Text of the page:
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NFL Draft

Super Bowl 55 Proves Chiefs Were Never ‘Just Patrick Mahomes’

  • The Draft Network
  • February 8, 2021
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It was a clash of titans in Tampa Bay on Sunday night. The NFL’s iron man in Tom Brady took on its superhero in Patrick Mahomes in a bout that would define legacies. The buildup was deafening and frightful.

And the game was pretty uneventful. Not unexciting, of course. Every drive that the Kansas City Chiefs started, no matter the deficit, felt like the one that could break the Tampa Bay Buccaneers’ defense—which played as fast and aggressively as any championship defense of recent memory. The Buccaneers’ offense was surgical, hammering the Chiefs’ light boxes and taking advantage of timely penalties to a quiet 31 points. It was calm domination from the league’s most dominant figure of the last 20 years: Tom Brady.

In the shadow of Brady’s seventh towering Lombardi Trophy is Mahomes, with only one measly ring to his three-year career. It wasn’t just that Brady fended off Mahomes for at least one more year in the inevitable passing of the torch from all-time great to (future) all-time great, it was how mortal Mahomes looked for perhaps the first time in his career.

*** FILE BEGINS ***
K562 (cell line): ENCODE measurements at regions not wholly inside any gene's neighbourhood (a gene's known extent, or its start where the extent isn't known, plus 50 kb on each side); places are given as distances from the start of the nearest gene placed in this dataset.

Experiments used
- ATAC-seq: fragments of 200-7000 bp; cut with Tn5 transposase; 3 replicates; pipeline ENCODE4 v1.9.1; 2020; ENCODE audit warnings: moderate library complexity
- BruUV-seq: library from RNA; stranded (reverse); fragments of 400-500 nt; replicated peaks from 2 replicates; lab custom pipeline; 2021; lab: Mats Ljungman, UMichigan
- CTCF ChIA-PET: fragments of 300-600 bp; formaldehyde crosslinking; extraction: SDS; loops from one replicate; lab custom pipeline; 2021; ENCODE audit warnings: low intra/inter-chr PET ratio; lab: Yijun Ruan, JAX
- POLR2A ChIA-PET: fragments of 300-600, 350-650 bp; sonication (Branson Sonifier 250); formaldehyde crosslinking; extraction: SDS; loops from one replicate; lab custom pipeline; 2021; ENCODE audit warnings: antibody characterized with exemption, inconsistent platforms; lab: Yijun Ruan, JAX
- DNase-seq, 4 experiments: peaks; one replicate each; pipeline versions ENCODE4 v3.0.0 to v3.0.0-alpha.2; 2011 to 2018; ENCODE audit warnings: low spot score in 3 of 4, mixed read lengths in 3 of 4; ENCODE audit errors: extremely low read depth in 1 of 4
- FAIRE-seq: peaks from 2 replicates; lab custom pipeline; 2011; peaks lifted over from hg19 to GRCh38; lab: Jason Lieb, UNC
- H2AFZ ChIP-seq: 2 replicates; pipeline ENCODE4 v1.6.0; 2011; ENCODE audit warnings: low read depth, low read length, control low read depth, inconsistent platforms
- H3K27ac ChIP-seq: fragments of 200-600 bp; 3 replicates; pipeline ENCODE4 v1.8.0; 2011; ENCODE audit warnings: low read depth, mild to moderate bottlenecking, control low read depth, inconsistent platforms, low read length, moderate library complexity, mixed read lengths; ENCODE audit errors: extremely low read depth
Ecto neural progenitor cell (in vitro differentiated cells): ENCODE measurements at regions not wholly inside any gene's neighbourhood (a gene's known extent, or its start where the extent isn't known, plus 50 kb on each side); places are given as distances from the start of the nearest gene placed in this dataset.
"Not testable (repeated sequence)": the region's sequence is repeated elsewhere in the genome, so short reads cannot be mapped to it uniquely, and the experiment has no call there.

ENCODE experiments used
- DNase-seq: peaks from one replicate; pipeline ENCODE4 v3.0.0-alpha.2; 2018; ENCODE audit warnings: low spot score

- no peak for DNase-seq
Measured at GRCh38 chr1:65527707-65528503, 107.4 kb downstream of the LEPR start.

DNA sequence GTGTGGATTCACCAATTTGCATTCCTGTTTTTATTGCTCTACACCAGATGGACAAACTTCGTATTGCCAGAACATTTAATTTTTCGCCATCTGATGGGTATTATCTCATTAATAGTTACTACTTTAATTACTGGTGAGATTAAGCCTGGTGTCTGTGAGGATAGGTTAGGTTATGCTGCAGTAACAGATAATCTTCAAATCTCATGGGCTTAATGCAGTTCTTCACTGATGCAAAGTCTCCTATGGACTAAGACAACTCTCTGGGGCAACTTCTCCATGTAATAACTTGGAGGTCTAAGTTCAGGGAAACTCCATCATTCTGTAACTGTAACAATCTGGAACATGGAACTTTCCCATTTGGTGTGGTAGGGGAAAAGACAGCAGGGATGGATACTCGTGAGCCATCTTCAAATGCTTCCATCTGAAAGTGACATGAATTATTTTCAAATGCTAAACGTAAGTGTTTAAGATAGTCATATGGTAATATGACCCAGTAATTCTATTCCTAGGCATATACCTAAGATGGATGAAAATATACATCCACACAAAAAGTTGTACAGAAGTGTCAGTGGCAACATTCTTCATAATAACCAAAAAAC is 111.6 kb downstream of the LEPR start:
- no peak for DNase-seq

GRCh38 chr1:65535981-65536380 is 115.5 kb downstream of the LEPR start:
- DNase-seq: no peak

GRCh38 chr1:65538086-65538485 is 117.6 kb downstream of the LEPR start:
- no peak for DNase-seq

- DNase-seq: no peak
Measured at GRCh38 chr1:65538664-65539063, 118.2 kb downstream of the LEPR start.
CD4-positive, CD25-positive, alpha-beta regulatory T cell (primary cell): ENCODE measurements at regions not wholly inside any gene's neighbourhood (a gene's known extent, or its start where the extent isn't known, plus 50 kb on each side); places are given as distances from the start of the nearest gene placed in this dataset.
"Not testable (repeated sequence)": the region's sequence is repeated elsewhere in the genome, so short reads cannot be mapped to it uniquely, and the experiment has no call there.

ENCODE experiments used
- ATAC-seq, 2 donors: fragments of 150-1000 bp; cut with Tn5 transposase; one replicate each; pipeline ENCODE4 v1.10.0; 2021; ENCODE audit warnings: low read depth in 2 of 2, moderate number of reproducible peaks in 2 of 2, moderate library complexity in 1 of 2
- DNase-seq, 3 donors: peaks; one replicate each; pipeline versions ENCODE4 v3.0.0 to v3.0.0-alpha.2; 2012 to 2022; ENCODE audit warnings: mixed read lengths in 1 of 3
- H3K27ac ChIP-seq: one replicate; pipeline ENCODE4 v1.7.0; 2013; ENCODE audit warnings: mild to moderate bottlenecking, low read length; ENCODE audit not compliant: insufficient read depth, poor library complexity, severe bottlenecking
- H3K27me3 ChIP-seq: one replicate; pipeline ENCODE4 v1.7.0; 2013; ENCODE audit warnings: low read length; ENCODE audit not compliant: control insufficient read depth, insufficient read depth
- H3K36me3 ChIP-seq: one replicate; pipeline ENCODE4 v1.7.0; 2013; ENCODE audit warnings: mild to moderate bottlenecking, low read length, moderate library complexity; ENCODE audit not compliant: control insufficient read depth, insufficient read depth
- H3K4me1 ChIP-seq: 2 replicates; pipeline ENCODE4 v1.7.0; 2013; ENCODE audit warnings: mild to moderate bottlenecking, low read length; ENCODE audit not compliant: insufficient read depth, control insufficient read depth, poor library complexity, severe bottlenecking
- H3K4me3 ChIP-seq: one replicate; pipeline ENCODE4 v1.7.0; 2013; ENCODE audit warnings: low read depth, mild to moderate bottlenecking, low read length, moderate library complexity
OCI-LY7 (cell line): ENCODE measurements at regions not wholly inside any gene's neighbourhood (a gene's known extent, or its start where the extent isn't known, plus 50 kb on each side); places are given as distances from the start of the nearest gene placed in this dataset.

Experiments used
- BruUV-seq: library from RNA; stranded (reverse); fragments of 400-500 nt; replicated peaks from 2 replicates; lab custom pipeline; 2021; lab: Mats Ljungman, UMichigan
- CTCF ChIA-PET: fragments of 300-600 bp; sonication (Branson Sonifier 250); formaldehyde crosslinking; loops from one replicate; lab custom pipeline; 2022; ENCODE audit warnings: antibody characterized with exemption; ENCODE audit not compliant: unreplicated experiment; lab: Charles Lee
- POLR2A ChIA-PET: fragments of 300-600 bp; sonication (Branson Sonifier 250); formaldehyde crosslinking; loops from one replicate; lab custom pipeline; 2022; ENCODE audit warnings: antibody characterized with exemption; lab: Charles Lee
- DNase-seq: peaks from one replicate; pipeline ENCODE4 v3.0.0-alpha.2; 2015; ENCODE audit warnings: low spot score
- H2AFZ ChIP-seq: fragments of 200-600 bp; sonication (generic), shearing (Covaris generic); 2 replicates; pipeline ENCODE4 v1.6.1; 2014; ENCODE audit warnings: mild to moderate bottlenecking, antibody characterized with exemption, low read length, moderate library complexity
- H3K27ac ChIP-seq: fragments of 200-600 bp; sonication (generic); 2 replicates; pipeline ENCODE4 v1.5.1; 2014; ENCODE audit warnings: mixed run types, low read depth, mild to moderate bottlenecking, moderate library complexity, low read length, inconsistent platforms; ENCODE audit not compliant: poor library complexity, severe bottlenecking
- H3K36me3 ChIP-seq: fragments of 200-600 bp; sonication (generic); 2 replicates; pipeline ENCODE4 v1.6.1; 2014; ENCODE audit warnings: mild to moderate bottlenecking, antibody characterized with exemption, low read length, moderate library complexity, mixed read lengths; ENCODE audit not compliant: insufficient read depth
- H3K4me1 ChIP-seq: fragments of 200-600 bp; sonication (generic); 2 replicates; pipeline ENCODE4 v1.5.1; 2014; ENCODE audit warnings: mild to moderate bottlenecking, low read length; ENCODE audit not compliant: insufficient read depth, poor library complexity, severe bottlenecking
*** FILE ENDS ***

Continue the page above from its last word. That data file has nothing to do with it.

Don’t get it twisted: Mahomes has played some of the best games at quarterback we’ve ever seen. But once the Buccaneers’ pass rush was clearly deemed inevitable, he started taking 20-yard, serpentine dropbacks that made throwaways harder and throws riskier—even for all the sacks he still avoided. He rarely threw from a stable platform and was accordingly less accurate than usual. He couldn’t connect on money downs or downfield shots.

So it wasn’t the best game of Mahomes’ career, but it still had some of the best throws of his career. Completions or otherwise, Mahomes was as magical on Sunday night as he’s been during his young career, delivering impossible throws from hitherto unforeseen angles in critical situations.

There was this early third-down heave from a falling platform, dropped by the usually sure-handed Travis Kelce.

A likely touchdown on another third-down scramble, this time dropped by the Chiefs’ other top receiver, Tyreek Hill.

And of course, when the game was almost definitely out of reach—but it still kinda wasn’t!—there was this mind-bending throw from Mahomes. Dropped at the goal line.

That Mahomes displayed his characteristic superhuman abilities is only half the point. The point is that he did and the Chiefs still only scored nine points.

That the Chiefs’ offense was so thoroughly stymied has an easy explanation, at least on the surface: the pressure. The offensive line performance from Kansas City was laughable even for their injuries considered. They regularly failed to even land hands on oncoming rushers and were befuddled by even the simplest of rush games. Credit goes to Todd Bowles, the Buccaneers’ defensive coordinator, for an excellent game plan that included timeline blitzes, weird Vita Vea alignments, and blanketing deep safeties to limit shot plays.